The demand equation may be written using the following general functional form:
Qd = f(Px; Income, Preferences, Py, # of consumers),
where 'Px' represents the "own" price of the good demanded. The variables listed after the semi-colon represent other exogenous variables that affect the quantity demanded for a particular good. 'Py' in this list represents the price of a related good (substitutes or complements).
Changes in own price (due to surpluses or shortages) will lead to a movement along the demand curve. In contrast changes in any of the exogenous variables will lead to an inward or outward shift in demand. Any shock that leads to an outward shift in demand (holding the supply of that good constant) will create a shortage of that good at prevailing market prices. This shortage leads to an increase in market prices with corresponding movements along the demand and supply equations until a new equilibrium price and quantity are established.
We can examine this type of shock in the diagram to the right. The market in this example will be for personal computers (assumed to be a normal good). The exogenous shock will be an increase in consumer income. Given this shock, consumers will attempt to purchase more personal computers at each and every price. This reaction will lead to a shortage of this good and thus an increase in the market price. As the market price rises, consumers reduce their rate of consumption (a decrease in quantity demanded) along the new demand schedule and producers increase the rate of production (an increase in quantity supplied).The net result will be an increase of both equilibrium price and quantity.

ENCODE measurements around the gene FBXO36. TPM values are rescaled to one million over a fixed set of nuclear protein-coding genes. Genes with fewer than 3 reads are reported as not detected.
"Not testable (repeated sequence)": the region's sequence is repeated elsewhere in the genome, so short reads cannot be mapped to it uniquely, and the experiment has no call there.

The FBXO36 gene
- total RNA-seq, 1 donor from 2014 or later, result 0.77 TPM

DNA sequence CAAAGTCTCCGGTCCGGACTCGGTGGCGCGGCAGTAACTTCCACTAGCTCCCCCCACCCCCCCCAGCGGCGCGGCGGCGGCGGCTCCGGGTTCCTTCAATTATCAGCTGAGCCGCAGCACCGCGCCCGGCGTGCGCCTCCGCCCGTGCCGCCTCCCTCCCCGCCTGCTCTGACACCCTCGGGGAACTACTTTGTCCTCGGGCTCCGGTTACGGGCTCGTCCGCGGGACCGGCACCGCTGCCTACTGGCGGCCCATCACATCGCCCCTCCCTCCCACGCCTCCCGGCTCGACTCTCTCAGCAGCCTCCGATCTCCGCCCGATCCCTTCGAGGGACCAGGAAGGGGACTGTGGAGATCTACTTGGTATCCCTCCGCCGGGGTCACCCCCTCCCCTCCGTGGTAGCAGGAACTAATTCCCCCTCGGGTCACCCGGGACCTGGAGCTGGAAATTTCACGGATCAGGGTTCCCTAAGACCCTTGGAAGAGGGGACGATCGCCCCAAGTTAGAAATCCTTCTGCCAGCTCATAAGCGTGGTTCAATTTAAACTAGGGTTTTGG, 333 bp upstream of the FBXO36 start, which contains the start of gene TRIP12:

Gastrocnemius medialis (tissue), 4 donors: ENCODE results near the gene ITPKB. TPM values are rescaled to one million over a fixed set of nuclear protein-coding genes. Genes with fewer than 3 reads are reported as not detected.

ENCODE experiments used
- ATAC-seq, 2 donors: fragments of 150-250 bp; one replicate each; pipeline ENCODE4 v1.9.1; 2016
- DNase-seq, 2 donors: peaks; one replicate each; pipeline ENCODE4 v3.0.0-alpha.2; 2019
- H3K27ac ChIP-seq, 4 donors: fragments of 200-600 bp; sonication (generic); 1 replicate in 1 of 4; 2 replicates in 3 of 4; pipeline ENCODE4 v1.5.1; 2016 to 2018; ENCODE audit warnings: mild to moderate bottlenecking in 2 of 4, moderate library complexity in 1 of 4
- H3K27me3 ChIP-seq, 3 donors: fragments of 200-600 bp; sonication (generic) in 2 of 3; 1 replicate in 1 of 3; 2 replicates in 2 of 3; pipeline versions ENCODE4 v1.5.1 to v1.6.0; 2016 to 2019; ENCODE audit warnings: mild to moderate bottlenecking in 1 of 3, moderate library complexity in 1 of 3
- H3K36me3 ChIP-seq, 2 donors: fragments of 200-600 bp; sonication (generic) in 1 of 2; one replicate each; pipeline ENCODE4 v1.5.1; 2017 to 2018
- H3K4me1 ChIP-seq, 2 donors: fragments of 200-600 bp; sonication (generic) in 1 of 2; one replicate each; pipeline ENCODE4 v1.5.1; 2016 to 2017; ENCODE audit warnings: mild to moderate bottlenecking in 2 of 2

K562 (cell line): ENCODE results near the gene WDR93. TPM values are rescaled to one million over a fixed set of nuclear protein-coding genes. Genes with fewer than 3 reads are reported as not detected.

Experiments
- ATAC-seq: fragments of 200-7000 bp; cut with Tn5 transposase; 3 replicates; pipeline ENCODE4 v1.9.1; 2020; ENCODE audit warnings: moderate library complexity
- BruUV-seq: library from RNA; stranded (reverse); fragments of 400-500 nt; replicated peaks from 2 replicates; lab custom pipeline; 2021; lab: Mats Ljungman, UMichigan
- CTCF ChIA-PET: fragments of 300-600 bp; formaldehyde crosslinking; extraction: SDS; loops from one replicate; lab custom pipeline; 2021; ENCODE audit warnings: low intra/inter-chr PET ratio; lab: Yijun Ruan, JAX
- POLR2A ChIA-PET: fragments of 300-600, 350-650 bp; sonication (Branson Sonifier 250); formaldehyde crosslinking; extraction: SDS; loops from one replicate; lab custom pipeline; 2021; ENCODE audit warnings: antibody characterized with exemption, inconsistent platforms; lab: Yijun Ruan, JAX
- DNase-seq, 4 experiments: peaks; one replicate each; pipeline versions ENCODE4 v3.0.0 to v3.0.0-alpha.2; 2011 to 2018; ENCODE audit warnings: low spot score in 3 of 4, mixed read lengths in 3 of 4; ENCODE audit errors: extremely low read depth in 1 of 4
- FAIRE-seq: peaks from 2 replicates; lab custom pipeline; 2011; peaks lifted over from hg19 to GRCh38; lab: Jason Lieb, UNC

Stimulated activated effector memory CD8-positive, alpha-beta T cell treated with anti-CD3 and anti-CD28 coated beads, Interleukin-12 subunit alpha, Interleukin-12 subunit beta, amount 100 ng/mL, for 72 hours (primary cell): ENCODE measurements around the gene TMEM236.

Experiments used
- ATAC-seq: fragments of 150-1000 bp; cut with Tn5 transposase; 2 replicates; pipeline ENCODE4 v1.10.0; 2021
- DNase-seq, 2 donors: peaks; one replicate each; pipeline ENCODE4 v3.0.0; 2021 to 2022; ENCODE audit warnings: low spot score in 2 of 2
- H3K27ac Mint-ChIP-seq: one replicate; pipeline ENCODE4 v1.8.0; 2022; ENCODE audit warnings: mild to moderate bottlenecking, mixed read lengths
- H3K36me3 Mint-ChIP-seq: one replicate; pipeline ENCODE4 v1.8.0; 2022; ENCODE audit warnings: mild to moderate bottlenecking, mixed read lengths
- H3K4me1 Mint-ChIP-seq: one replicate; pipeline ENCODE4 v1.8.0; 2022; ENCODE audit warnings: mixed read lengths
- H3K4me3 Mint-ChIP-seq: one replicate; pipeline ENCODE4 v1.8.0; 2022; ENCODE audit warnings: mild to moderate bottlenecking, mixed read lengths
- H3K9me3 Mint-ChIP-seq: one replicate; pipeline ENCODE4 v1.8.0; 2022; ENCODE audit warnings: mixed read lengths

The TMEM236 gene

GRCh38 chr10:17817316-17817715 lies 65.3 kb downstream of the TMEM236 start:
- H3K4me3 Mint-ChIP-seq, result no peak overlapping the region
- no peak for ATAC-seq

Shocks that lead to an inward shift will have the opposite effect (creates a surplus which leads to a reduction in market price) as shown in the example below:
We can examine this type of shock in the diagram to the left. The market in this example will be for automobiles (assumed to be a complement with gasoline. The exogenous shock will be an increase in the price of gasoline. Given this shock, consumers will drive less and begin to purchase fewer autos at each and every price. This reaction will lead to a surplus of this good and thus a decrease in the market price. As the market price falls, consumers increase their rate of consumption (an increase in quantity demanded) along the new demand schedule and producers reduce the rate of production (a reduction in quantity supplied). The net result will be a decrease of both equilibrium price and quantity.
Shifts in demand (resulting from changes in any of the exogenous variables) and the impact on equilibrium
price and quantity is demonstrated in the diagram below (just move the mouse-pointer over any of the blue
spheres to see changes):